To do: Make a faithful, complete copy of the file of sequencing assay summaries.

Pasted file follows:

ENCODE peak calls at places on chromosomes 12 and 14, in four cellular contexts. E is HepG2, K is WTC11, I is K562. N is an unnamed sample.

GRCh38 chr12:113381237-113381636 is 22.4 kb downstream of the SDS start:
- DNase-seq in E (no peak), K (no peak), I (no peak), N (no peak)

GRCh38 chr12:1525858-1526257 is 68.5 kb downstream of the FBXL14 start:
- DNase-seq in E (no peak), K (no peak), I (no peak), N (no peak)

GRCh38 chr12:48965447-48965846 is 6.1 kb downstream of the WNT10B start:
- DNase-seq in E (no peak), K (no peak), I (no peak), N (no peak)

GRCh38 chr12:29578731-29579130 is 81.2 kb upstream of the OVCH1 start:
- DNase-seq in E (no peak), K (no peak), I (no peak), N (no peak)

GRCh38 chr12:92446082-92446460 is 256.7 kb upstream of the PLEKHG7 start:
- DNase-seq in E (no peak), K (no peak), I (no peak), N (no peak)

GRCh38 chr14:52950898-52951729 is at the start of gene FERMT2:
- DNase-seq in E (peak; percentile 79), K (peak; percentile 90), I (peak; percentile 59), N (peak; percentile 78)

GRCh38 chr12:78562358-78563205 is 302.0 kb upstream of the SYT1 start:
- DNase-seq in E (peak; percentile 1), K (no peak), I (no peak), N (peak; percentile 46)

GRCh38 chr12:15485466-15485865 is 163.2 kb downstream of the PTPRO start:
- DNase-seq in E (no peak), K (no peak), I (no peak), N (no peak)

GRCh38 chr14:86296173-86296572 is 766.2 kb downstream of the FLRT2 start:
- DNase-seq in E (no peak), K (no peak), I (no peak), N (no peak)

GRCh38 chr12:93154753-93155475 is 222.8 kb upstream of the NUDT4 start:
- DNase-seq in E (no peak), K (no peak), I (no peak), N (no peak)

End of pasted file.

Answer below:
ENCODE peak calls at places on chromosomes 12 and 14, in four cellular contexts. E is HepG2, K is WTC11, I is K562. N is an unnamed sample.

GRCh38 chr12:113381237-113381636 is 22.4 kb downstream of the SDS start:
- DNase-seq in E (no peak), K (no peak), I (no peak), N (no peak)

GRCh38 chr12:1525858-1526257 is 68.5 kb downstream of the FBXL14 start:
- DNase-seq in E (no peak), K (no peak), I (no peak), N (no peak)

GRCh38 chr12:48965447-48965846 is 6.1 kb downstream of the WNT10B start:
- DNase-seq in E (no peak), K (no peak), I (no peak), N (no peak)

GRCh38 chr12:29578731-29579130 is 81.2 kb upstream of the OVCH1 start:
- DNase-seq in E (no peak), K (no peak), I (no peak), N (no peak)

GRCh38 chr12:92446082-92446460 is 256.7 kb upstream of the PLEKHG7 start:
- DNase-seq in E (no peak), K (no peak), I (no peak), N (no peak)

GRCh38 chr14:52950898-52951729 is at the start of gene FERMT2:
- DNase-seq in E (peak; percentile 79), K (peak; percentile 90), I (peak; percentile 59), N (peak; percentile 78)

GRCh38 chr12:78562358-78563205 is 302.0 kb upstream of the SYT1 start:
- DNase-seq in E (peak; percentile 1), K (no peak), I (no peak), N (peak; percentile 46)

GRCh38 chr12:15485466-15485865 is 163.2 kb downstream of the PTPRO start:
- DNase-seq in E (no peak), K (no peak), I (no peak), N (no peak)

GRCh38 chr14:86296173-86296572 is 766.2 kb downstream of the FLRT2 start:
- DNase-seq in E (no peak), K (no peak), I (no peak), N (no peak)

GRCh38 chr12:93154753-93155475 is 222.8 kb upstream of the NUDT4 start:
- DNase-seq in E (no peak), K (no peak), I (no peak), N (no peak)